Adaptability of Different Poultry Genotypes to Organic Rearing Systems to Improve Sustainability, Welfare and Meat Quality

A special issue of Animals (ISSN 2076-2615). This special issue belongs to the section "Poultry".

Deadline for manuscript submissions: closed (28 February 2022) | Viewed by 22146

Special Issue Editors


E-Mail Website
Guest Editor
CREA Council for Agricultural Research and Economics - Livestock Production and Aquaculture Centre. Via Salaria 31, Monterotondo-Roma, Rome, Italy
Interests: poultry production; organic farming

E-Mail Website
Guest Editor
Department of Agricultural, Food and Environmental Science, University of Perugia, Borgo XX Giugno 74, 06100 Perugia, Italy
Interests: poultry meat quality; rearing systems; welfare; sustainability
Special Issues, Collections and Topics in MDPI journals

Special Issue Information

Dear Colleagues,

The poultry market is dominated by fast-growing genotypes that in about 42–50 days of life, are ready to be slaughtered as broilers. These genotypes are not suitable for extensive rearing methods, such as those associated with organic farming, due to several health and welfare issues. Slow-growing genotypes are clearly more suited for this purpose, but there is no standard definition for the term “slow growing” either in terms of weight or genetic line. In addition, some slow-growing genotypes are less profitable when considering the production of meat and conversion rate, so producers often choose fast-growing genotypes. Taking into account the market, farmers, and welfare of the animals, it would be better to talk about adaptability of a genotype to cope with outdoor rearing.

The aim of this Special Issue is to invite manuscripts with different views about the adaptability of poultry genotypes selected for meat production in extensive rearing in relation to sustainability and quality, without focusing only on the market niche but proposing solutions that could be economically sustainable for producers and consumers alike.

Dr. Monica Guarino Amato
Guest Editor

Manuscript Submission Information

Manuscripts should be submitted online at www.mdpi.com by registering and logging in to this website. Once you are registered, click here to go to the submission form. Manuscripts can be submitted until the deadline. All submissions that pass pre-check are peer-reviewed. Accepted papers will be published continuously in the journal (as soon as accepted) and will be listed together on the special issue website. Research articles, review articles as well as short communications are invited. For planned papers, a title and short abstract (about 100 words) can be sent to the Editorial Office for announcement on this website.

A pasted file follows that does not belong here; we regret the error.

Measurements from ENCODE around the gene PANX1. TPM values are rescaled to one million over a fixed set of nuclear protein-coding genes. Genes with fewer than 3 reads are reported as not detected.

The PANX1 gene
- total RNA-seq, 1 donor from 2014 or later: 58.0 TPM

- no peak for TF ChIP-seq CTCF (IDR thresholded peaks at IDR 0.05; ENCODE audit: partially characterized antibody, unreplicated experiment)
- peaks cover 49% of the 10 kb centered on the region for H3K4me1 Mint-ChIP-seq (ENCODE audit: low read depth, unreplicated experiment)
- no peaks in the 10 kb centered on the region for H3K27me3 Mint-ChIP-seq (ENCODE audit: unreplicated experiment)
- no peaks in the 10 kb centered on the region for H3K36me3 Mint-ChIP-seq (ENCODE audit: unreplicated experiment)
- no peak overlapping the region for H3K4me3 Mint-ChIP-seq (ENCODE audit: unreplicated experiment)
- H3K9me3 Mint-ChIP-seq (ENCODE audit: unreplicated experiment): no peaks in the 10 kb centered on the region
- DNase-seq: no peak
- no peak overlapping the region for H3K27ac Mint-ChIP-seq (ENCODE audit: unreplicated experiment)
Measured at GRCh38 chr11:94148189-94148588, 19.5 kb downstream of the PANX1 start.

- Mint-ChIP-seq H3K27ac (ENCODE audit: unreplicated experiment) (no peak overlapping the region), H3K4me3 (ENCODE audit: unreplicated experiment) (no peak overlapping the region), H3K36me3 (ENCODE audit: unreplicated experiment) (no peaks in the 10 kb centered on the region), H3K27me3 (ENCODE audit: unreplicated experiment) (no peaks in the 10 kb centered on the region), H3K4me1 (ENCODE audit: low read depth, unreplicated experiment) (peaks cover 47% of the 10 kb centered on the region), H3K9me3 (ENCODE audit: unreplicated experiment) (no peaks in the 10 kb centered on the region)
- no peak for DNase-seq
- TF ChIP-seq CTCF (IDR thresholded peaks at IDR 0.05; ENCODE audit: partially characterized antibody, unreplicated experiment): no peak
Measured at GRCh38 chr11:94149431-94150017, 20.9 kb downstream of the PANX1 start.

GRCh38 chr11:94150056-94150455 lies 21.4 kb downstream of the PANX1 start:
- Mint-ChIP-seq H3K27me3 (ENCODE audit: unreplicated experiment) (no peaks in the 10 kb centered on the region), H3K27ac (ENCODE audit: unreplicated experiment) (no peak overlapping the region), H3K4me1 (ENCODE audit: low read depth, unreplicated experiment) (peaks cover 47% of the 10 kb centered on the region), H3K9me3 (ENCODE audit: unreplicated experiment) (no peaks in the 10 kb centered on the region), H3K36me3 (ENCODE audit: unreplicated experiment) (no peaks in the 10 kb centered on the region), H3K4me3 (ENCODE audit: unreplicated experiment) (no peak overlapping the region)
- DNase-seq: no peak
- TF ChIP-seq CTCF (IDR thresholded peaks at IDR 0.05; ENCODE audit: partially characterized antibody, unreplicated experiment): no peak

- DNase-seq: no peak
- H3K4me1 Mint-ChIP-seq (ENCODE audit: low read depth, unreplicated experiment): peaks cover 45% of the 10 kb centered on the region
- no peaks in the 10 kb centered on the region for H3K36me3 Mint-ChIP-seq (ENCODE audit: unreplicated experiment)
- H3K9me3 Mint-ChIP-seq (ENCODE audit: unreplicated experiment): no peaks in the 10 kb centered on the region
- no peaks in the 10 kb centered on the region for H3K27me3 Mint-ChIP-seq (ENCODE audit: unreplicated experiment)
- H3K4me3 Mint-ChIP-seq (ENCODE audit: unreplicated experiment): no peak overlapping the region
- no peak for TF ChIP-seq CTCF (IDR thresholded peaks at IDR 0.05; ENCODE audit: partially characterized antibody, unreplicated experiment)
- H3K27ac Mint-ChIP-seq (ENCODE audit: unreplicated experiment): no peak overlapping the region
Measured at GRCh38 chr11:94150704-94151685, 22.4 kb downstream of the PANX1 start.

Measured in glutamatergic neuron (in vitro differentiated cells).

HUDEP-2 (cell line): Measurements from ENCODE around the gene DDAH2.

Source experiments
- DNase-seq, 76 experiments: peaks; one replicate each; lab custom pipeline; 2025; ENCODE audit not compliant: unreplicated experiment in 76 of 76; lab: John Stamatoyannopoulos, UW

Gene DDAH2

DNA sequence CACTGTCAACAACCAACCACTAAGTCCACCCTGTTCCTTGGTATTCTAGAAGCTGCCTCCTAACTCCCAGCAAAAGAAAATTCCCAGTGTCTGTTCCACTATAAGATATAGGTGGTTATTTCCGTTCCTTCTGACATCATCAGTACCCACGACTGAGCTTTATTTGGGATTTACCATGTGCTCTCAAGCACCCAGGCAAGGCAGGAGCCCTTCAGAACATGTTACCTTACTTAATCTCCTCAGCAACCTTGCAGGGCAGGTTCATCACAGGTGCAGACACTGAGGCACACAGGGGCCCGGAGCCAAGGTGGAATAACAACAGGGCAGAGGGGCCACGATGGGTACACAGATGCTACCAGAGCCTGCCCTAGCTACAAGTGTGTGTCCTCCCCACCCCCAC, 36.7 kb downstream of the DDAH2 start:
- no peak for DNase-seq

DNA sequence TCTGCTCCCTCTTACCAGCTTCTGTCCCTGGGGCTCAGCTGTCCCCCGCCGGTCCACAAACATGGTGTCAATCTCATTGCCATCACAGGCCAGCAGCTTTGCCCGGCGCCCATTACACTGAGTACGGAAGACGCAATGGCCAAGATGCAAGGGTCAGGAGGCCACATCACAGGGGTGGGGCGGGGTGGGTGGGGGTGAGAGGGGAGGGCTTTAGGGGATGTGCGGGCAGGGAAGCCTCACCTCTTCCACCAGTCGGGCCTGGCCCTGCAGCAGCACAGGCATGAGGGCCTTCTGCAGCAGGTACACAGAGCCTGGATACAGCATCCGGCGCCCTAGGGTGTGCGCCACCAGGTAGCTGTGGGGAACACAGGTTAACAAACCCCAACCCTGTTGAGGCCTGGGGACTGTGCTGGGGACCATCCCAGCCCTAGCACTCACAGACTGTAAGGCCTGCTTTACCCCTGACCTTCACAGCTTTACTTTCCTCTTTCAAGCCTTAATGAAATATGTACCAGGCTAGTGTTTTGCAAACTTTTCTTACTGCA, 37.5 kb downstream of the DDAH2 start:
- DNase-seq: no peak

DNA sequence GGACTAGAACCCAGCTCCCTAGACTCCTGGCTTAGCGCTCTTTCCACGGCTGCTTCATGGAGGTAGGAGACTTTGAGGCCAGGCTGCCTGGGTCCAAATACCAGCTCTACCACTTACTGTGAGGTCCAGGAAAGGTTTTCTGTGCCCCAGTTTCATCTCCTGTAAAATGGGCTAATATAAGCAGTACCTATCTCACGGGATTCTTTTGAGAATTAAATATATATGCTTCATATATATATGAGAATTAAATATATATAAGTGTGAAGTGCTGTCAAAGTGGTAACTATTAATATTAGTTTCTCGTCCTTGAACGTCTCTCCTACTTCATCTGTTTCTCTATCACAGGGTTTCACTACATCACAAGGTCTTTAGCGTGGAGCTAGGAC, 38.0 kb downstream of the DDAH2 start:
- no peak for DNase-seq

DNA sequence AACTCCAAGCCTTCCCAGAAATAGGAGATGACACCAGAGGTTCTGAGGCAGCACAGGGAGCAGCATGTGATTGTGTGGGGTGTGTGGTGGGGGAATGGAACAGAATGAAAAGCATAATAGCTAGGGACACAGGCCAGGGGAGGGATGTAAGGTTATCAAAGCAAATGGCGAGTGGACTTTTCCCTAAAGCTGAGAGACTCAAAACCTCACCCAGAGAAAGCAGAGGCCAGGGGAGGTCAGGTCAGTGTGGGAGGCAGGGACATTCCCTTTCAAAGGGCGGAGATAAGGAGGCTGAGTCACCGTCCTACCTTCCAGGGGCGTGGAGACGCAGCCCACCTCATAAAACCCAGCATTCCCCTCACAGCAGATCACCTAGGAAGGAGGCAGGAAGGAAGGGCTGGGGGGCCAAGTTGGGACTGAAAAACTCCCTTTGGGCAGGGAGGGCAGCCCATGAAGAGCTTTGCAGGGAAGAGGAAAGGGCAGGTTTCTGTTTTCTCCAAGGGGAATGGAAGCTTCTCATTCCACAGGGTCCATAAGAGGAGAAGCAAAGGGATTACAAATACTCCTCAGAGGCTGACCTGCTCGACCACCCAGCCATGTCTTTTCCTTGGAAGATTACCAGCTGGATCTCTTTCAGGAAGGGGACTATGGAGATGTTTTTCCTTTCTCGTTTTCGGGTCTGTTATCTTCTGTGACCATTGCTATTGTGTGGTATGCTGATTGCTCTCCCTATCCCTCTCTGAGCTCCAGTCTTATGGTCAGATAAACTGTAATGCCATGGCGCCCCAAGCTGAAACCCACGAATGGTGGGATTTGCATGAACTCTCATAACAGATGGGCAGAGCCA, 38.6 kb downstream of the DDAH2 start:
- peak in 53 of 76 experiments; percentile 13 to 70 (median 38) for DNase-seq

Submitted manuscripts should not have been published previously, nor be under consideration for publication elsewhere (except conference proceedings papers). All manuscripts are thoroughly refereed through a single-blind peer-review process. A guide for authors and other relevant information for submission of manuscripts is available on the Instructions for Authors page. Animals is an international peer-reviewed open access semimonthly journal published by MDPI.

Please visit the Instructions for Authors page before submitting a manuscript. The Article Processing Charge (APC) for publication in this open access journal is 2400 CHF (Swiss Francs). Submitted papers should be well formatted and use good English. Authors may use MDPI's English editing service prior to publication or during author revisions.

Keywords

  • adaptability
  • organic
  • free range
  • poultry genotypes
  • meat quality

Published Papers (6 papers)

Order results
Result details
Select all
Export citation of selected articles as:

Research

Jump to: Review, Other

12 pages, 4327 KiB  
Article
Identification of Genes Related to Squab Muscle Growth and Lipid Metabolism from Transcriptome Profiles of Breast Muscle and Liver in Domestic Pigeon (Columba livia)
by Zhaozheng Yin, Wei Zhou, Haiguang Mao, Xinyang Dong, Xuan Huang, Haiyang Zhang and Honghua Liu
Animals 2022, 12(9), 1061; https://doi.org/10.3390/ani12091061 - 20 Apr 2022
Cited by 3 | Viewed by 1891
Abstract
The improvements in muscle growth rate and meat quality are the major breeding aims in pigeon industry. Liver and muscle are recognized as important sites for fatty acid metabolism; understanding the role of specific transcripts in the breast muscle and liver might lead [...] Read more.
The improvements in muscle growth rate and meat quality are the major breeding aims in pigeon industry. Liver and muscle are recognized as important sites for fatty acid metabolism; understanding the role of specific transcripts in the breast muscle and liver might lead to the elucidation of interrelated biological processes. In this study, RNA-Sequencing (RNA-Seq) was applied to compare the transcriptomes of breast muscle and liver tissues among pigeons at five developmental periods (0, 1, 2, 3, 4 weeks post-hatching) to identify candidate genes related to muscle growth and lipid metabolism. There were 3142 differentially expressed genes (DEGs) identified in the breast muscle libraries; 1794 genes were up-regulated while 1531 genes were down-regulated. A total of 1323 DEGs were acquired from the liver libraries, with 791 up-regulated genes and 591 down-regulated genes. By pathway enrichment analysis, a set of significantly enriched pathways were identified for the DEGs, which are potentially involved in cell proliferation and differentiation, lipid metabolism and energy metabolism in pigeon breast muscle and liver. Our results are consistent with previous partial reports from domestic animals and poultry and provide some unidentified genes involved in muscle growth and lipid metabolism. The reliability of the sequencing data was verified through qPCR analysis of 16 genes from eight comparison groups (two genes per group). The findings from this study could contribute to future investigations of muscle growth and lipid metabolism mechanisms and establish molecular approaches to improve muscle growth rate and meat quality in domestic pigeon breeding. Full article